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Israel lies at the junction of three continents: Europe, Asia, and Africa. Its unique geographic position makes it a flash point of migration for birds that breed across more than half the Palearctic and winter in Africa. For a few months every spring, salt water and vast deserts funnel an inordinate number of these birds through southern Israel as they wing their way to the breeding grounds. Much of this migration is visible, and its hallmark is the world famous raptor show, which at this time of year will feature tens of thousands of Steppe Buzzards, hundreds upon hundreds of Black Kites and Steppe Eagles, and a good diversity of other migrant raptors. Despite raptors being the standard-bearers, the diurnal migrants can also consist of swifts (4 species!), swallows, wagtails, pipits, larks, buntings, and bee-eaters.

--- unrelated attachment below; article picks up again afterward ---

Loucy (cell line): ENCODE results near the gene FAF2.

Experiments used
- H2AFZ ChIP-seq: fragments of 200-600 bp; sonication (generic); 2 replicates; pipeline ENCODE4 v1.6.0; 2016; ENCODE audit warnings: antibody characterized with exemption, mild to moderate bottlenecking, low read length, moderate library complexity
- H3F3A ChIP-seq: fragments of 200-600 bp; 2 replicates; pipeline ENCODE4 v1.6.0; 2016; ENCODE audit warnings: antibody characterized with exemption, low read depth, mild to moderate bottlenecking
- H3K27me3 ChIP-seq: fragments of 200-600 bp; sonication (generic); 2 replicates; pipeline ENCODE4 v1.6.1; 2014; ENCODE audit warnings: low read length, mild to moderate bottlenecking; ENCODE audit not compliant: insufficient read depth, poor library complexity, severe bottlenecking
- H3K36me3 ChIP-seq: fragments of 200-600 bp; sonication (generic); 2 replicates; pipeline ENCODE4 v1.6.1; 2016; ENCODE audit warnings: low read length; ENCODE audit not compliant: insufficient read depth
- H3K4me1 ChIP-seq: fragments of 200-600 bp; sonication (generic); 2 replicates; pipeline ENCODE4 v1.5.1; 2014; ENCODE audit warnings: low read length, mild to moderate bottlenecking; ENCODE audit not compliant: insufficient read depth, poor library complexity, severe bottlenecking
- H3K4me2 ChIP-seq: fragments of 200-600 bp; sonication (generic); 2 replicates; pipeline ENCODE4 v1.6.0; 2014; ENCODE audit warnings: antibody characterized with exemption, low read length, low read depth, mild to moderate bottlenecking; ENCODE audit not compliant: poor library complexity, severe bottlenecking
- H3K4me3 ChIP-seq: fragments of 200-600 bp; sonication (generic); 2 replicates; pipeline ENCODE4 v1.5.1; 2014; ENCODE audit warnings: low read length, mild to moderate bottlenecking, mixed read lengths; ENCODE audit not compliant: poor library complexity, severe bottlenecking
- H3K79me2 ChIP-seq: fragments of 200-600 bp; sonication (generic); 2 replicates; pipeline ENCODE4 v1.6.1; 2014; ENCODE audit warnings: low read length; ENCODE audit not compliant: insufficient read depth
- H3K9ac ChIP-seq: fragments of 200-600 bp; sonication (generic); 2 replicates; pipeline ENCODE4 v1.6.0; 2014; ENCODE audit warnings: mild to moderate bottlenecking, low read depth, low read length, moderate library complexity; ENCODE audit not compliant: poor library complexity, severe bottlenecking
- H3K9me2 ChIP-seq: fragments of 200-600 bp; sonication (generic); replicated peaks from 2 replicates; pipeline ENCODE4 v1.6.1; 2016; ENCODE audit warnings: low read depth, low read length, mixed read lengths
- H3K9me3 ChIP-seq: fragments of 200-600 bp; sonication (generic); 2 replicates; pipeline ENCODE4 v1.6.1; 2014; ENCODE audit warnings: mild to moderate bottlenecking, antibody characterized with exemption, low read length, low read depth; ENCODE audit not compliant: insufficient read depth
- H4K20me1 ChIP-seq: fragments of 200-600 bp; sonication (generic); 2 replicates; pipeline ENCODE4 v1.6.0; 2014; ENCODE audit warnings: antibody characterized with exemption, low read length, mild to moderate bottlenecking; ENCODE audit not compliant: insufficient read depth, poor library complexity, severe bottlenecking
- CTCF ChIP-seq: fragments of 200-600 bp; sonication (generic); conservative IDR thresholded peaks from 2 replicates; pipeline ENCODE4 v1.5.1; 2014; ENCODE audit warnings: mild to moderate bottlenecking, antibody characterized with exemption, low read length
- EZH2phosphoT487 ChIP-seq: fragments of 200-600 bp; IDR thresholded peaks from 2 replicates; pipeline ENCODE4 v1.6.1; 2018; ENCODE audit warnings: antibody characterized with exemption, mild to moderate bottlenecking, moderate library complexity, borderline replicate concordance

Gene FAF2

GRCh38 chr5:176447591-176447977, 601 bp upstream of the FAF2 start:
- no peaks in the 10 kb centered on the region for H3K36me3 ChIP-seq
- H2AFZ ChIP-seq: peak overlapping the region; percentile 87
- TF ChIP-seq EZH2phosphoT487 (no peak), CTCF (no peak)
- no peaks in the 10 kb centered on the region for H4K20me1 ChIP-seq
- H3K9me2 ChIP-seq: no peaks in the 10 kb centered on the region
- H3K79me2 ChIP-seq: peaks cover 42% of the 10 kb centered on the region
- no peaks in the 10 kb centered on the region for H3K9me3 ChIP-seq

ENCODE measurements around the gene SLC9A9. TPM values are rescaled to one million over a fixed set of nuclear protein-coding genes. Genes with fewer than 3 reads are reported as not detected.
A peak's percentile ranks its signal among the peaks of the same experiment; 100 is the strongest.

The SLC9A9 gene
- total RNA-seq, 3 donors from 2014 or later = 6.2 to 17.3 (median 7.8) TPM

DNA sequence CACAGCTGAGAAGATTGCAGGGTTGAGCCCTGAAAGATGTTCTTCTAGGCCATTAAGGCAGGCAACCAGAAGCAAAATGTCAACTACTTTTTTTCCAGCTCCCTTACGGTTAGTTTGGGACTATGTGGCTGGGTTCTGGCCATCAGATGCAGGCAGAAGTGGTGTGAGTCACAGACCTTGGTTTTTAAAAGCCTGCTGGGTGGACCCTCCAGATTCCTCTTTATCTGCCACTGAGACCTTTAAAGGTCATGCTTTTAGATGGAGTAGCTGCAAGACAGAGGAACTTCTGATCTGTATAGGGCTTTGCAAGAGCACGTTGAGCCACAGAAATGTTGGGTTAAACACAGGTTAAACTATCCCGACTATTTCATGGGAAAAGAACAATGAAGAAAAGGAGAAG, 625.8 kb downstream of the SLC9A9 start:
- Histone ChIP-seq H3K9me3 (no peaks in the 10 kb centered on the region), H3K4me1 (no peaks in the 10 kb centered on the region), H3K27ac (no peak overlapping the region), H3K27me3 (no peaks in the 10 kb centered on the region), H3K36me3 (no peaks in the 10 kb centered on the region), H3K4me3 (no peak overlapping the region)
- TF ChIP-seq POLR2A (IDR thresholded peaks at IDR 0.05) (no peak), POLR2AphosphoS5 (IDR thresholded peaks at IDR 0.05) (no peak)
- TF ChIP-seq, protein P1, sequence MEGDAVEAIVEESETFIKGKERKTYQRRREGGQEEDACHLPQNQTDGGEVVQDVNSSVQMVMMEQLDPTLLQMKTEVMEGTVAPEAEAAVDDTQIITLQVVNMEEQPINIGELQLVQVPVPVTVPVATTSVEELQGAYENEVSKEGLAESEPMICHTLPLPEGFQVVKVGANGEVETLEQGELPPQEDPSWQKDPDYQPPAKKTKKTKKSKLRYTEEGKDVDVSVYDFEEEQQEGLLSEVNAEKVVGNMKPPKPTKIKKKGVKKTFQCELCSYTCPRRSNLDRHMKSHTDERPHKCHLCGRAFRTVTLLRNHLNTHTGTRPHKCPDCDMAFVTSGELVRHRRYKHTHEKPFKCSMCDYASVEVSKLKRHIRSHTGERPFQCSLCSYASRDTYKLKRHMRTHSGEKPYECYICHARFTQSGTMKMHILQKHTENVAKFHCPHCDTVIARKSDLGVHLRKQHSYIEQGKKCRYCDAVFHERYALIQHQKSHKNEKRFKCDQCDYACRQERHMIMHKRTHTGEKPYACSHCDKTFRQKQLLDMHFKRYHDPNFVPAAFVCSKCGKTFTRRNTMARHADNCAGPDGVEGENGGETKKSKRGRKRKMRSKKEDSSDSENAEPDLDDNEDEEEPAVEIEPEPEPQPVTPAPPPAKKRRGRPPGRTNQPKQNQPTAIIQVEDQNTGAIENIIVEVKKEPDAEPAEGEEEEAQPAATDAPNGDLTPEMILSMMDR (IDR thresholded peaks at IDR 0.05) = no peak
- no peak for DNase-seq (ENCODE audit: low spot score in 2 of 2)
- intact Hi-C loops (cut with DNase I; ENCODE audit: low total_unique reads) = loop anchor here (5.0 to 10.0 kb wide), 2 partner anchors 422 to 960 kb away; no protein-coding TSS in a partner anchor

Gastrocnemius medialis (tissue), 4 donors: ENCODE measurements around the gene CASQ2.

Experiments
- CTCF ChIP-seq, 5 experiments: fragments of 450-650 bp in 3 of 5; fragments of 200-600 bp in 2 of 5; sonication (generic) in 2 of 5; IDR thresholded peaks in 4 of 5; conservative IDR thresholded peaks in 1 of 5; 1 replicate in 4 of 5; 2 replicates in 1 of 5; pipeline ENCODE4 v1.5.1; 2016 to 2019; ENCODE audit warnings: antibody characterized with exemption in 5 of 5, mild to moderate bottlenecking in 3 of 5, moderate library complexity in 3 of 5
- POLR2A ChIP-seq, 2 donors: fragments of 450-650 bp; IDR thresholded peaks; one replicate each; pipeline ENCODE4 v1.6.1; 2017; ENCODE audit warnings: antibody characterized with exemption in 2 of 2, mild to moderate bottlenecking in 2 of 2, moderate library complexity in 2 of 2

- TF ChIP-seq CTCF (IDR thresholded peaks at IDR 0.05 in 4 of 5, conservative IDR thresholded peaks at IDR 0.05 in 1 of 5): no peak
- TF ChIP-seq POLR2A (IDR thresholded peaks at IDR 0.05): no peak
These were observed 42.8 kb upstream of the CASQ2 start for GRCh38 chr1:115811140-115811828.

While the visible migration by itself would be draw enough for any birder to want to visit, that's not all that Israel boasts when it comes to avifauna. We will be combing the desert for such regional goodies as Macqueen's Bustard, Crowned Sandgrouse, Temminck's Larks, Greater Hoopoe-Larks, Palestine Sunbird, Arabian Babbler, and if we're lucky some scarcer species such as Sinai Rosefinch and Thick-billed Lark. Away from the desert, the Red Sea-endemic White-eyed Gull reaches the northernmost point in its range at Eilat. We stand a good chance of seeing 5 species of sandgrouse, at least 8 each of wheatears and larks, up to 10 species of Sylvia warblers, 25 species of shorebirds, and much, much more.
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